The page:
Causes and Effects of American Imperialism: Economic Drive, Cultural Motives, and Global Power

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America at the turn of the century was booming with new life and new opportunities. With rapid growth of population, big businesses, and consuming added with the pressure of immigration and labor laws the country was at the brink of bursting. It wasn't hard to tell that America was looking to expand its borders. As agriculture and factories improved productivity, they were able to make a greater abundance of products and began to look to expand their markets. But these resourceful reasons were not the only thing that started the expansion. Many people inspired americans to push for an expansion.

One example is Reverend Josiah Strong who preached that it was religious americans duty to spread their gospel to other nations. Other examples are Aggressive Americans such as Henry Cabot Lodge and Theodore Roosevelt whose belief in social darwinism led them to believe that since America was the fittest and strongest nation, it deserved the earth. Others in nations across the world believed the same causing Europe in 1880 to explore uncharted Africa and in 1890 many other powerful countries took land from China pressuring the U.S. to keep up (Kennedy & Cohen, 2016).


Imperialism shaped our world today in both positive and negative ways. Some examples of positive impacts are an increase in trade, new technology, educational and medical advancements. America signed Bilateral Economic Treaties which opened doors for trade and involved countries with American business. Some of the countries involved with these treaties were Cuba, Colombia, the Dominican Republic, the British West Indies, Mexico, El Salvador, and, Spanish-dominated Puerto Rico.

These countries would export raw goods to the U.S and in return would receive America's Manufactured goods. (Raymer, 2014). Often times America came in to the country bringing with it new technology that changed the society, such as telegraphs and printing presses. Americans set up road and canal systems along with industrial farming methods increasing the amount of product yielded from local workers. Missionaries also entered new american territories, they educated children and set up schooling systems along with giving medical aid and improved local sanitation ( Muscato, 2003). These all, in theory, improved the way of life for the newly annexed.

But in addition to these seemingly positive outcomes there were some extremely negative effects as well. Often times civilizing natives meant forcing a new way of life upon people who had different cultures and beliefs rather than giving them a better life. Natives were often exploited for cheap labor and left to do grueling hard physical labor. They worked long hard hours on fields that were once their own and received little in return. In addition to economic injustices they were also severely discriminated against, as missionaries flocked into the newly annexed land forcing natives into a new religion and to do away with their own cultural beliefs. Congress cared little for the rights of these natives and did little to make sure they were being treated reasonably and fair. Although America was reaping the benefits of their land, the annexed did not get to enjoy the blessings of America.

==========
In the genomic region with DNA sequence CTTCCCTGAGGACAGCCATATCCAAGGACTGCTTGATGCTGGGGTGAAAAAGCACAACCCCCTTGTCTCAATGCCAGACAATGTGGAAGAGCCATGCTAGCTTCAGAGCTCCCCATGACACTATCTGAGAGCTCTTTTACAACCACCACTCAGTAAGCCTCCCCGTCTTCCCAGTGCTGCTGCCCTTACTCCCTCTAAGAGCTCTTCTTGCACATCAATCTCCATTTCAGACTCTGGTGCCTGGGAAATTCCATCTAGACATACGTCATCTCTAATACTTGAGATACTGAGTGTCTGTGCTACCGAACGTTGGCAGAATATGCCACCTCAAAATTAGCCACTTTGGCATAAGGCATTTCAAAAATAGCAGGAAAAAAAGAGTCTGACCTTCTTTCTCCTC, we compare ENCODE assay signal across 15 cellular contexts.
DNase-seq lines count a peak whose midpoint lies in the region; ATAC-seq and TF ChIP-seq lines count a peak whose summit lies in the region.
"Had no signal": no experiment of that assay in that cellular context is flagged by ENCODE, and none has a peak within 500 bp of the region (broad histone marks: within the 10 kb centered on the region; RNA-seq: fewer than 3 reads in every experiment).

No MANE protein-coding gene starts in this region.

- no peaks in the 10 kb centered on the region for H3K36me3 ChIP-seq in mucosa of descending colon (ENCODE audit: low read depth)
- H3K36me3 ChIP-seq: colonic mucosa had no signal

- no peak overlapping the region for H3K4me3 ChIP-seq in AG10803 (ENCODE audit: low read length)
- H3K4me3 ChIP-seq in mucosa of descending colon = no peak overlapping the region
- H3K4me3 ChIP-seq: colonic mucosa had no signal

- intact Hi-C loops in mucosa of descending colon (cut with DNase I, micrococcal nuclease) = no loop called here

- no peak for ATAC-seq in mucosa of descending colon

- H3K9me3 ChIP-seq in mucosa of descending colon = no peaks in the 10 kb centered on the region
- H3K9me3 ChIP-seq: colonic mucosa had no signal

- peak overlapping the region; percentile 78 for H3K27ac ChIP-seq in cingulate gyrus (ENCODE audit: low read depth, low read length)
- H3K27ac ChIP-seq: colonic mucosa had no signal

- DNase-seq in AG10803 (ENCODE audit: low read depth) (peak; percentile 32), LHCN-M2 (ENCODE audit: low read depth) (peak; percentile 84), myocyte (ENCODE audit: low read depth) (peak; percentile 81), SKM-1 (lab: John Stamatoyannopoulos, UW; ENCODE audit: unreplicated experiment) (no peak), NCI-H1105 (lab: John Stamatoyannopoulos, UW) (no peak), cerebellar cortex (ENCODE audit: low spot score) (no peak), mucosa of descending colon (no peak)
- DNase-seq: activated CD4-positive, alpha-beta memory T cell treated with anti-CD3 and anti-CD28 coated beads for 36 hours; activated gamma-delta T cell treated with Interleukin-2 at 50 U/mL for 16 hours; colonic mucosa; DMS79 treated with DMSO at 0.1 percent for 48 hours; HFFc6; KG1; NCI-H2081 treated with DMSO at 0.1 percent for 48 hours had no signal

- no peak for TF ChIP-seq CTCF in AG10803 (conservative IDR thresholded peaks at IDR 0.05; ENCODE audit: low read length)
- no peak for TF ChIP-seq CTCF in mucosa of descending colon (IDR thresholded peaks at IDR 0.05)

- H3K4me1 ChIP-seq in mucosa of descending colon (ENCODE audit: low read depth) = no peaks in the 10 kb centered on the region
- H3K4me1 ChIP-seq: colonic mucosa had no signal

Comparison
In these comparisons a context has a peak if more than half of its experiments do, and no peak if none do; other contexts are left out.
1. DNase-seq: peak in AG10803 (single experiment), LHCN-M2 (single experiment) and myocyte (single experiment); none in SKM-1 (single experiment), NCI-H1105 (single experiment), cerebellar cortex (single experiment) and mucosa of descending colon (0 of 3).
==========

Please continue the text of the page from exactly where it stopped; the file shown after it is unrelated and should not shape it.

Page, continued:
Impact on America

America reaped multiple benefits from their Imperialistic feats. One main benefit was the economic growth they experienced. As they expanded their markets foreign trade became a key part in economic successes. As of the 1900's America made $1.5 billion in exports and by 1914 10% of all American made products were being shipped overseas (Raymer, 2014).

Countries such as Mexico and Cuba began to rely on America. Mexico during 20th century relied on the U.S. for over half of their oil supply and Cuba relied of U.S. for much of its manufacturing, exporting nearly all of their sugar, a staggering 90% (Raymer, 2014) This gave the U.S. economic power over many countries helping them eventually become a world power. America also with their increase in land was able to establish a more powerful naval and military empire. With newly annexed Hawaii's Pearl Harbor and Cuba's Guantanamo Bay the U.S. had two new ocean access military bases. Americas immense military force not only assisted in our imperial agenda but in our eventual rise becoming a world power as well.


American Imperialism in the 20th century had a broad impact not only on America but on the world. It expanded economies, increased trade, and brought both good and bad results to countries that were annexed but there is no doubt that America left it's footprint on the annexed. The imperialistic views of America and their ability to effect the land around them through trade and military power set the stage for america to become the world power it is today.

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Causes and Effects of American Imperialism: Economic Drive, Cultural Motives, and Global Power. (2019, Apr 15). Retrieved May 18, 2024 , from

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